Archive for the Articles Category
This weekend I finally managed to take a couple of days off to spend some time with my boys and my mum who was visiting from NZ. After a crazy day at the show on Friday, it was a lovely change to head to the botanical gardens on Saturday. It was a great sensory experience as we explored paths and secret gardens, smelled all of the herbs in the herb gardens (we even found a plant that smelt like pineapple!), walked up and down hills and stairs, saw lots of beautiful, colourful flowers, spotted some gorgeous baby ducklings and had plenty of space for the boys to run and be loud. Besides the parking fees and obligatory ice-cream at the end, it is a fun, free day out and I totally recommend it. Jody
How to help your anxious child prepare and transition back to school after the holidays.
Heading back to school after a holiday break can be extremely hard on kids that have anxiety and I personally find that my kids’ behaviour starts to change quite a few days before as the anxiety slowly builds inside them. For many children, especially those who are autistic, school holidays mean a much needed break from the social, physical and mental demands on them that they have to endure throughout the term and the thought of having to go back to that after the feeling of freedom can be super stressful for them. In my house I see short tempers, resistance to do even the simplest tasks and lots of ‘sore tummies’ as their bodies and minds start to process the impending return to school D-Day.
I asked my beautiful online community for their top tips to help their anxious kids prepare and transition back to school after a break and had some wonderful ideas which I hope will be helpful to other families with their children.
“We make sure our son goes to the School Holiday program at the school at least a couple of times over the holidays. This way he still visits the school and playground and maintains that connection. Also going over his school timetable the weekend before they go back helps – so he remembers when he has PE and music etc.”
“I get my son back into his bedtime/ night-time routine. Use a back to school count down and I also drive him to school on the first day back.”
“We have big anxiety a day or so before. And we talk through and visual the first day back. And we make a list of the good things about school routine and scary things and then plan how manage the scary things.”
“Start many days before the end of holidays going to bed, and waking up, at the ‘usual time’. Using a visual schedule to follow the steps pictorially helps to reset, and get back into the humdrum. Kids can also help set out their clothes the night before they are due to return (visual reminder, yes – it’s back to school time!). Kids might also benefit from going ‘school supply’ shopping and purchasing some preferred snacks, etc to make it enjoyable and something to look forward to! My daughter gets a little canteen spending money for the first day back!”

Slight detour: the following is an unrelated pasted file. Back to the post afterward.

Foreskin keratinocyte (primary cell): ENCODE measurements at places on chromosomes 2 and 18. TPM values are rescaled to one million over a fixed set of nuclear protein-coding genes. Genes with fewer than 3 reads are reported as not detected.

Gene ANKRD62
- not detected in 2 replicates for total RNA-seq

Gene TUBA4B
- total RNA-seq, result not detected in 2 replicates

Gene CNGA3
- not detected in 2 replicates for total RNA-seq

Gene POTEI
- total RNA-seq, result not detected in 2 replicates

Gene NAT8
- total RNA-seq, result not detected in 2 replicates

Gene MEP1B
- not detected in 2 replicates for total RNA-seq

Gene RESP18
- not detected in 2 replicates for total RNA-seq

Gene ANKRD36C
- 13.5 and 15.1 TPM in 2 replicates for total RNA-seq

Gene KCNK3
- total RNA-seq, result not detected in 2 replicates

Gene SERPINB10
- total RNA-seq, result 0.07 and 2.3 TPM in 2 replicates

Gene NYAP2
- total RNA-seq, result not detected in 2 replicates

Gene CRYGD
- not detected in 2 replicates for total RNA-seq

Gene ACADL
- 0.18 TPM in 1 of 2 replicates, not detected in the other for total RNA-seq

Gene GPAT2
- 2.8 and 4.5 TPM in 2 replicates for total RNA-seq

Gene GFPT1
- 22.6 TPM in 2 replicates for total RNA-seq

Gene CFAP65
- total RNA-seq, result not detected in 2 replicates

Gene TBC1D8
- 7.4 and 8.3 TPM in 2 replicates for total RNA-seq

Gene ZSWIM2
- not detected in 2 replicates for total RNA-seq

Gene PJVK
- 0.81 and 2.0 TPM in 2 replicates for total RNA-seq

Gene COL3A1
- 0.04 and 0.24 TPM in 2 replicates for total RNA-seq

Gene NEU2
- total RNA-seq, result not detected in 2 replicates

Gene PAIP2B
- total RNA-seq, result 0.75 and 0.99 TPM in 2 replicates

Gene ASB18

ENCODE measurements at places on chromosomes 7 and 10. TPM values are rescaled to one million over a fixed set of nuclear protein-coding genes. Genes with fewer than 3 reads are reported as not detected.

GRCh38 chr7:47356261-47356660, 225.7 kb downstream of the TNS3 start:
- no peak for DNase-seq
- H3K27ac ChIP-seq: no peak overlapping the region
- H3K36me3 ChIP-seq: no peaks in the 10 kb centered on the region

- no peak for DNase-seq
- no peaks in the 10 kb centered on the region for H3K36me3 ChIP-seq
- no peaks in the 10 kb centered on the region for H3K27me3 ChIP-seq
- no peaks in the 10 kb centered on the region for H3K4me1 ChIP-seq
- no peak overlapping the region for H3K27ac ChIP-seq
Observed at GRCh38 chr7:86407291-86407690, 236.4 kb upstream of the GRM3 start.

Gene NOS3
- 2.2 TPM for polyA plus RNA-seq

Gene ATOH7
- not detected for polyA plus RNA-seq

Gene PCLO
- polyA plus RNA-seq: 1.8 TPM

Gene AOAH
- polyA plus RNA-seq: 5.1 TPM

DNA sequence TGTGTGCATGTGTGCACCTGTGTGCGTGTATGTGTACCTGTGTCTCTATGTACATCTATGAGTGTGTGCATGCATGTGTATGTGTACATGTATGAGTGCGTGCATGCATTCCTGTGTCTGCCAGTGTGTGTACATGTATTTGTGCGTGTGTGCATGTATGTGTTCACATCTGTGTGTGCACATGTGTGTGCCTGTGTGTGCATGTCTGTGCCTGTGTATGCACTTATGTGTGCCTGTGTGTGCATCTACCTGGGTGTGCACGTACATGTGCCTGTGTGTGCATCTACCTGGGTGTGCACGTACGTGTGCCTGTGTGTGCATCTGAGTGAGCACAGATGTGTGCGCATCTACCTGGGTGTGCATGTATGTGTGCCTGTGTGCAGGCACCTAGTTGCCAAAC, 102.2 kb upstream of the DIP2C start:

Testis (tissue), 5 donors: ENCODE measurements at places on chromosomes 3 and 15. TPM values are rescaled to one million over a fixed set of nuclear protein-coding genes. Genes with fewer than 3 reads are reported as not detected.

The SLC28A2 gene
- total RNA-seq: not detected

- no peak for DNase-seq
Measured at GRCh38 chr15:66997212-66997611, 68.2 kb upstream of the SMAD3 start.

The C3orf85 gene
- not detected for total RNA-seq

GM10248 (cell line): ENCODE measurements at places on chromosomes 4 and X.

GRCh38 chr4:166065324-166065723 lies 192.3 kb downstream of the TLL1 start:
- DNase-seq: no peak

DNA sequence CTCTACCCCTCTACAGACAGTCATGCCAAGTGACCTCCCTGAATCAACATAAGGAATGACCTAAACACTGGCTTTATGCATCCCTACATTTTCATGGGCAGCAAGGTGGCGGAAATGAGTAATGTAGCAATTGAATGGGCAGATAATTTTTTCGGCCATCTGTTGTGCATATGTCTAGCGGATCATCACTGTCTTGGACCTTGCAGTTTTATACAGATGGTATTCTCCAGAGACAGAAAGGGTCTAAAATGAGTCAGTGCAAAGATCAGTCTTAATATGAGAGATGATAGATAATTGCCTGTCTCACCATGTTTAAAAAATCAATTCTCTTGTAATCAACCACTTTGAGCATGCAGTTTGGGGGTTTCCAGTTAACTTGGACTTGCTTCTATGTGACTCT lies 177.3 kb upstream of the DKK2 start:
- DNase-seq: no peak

“We have lots of chats and we try to do a few days of school schedules before school goes back…. we get up, get dressed and do some reading or writing (about half hr) to get her back into the swing of things. We spend the rest of the time having fun just a little work to get her used to the effort again.”
“Get back into practice with making lunches (giving them some independence) often it’s the shock of getting back into routine…. I often have our family timetable on our whiteboard so our girls can see what is ahead… even plan some lunch ideas and breakfast to take the stress out the following week…also even some ideas for snacks (it helps me as I then have bought enough things to cover bases). Both are visual, so it’s important to see what else is coming up….”
“The start of a new school year we visit school the week before school starts. My son is in to spy’s. So we look for ‘clues’ of things that are the same and different. We also have morning tea with the new teacher in a calm quiet space, I organise with the teacher for him to have some jobs to do whilst we are there (unwrap books, unpack resources). During term breaks we visit the uniform shop the week before and replace anything that needs replacing (sometimes it’s just more socks for his sister), and again investigate changes to the playground.”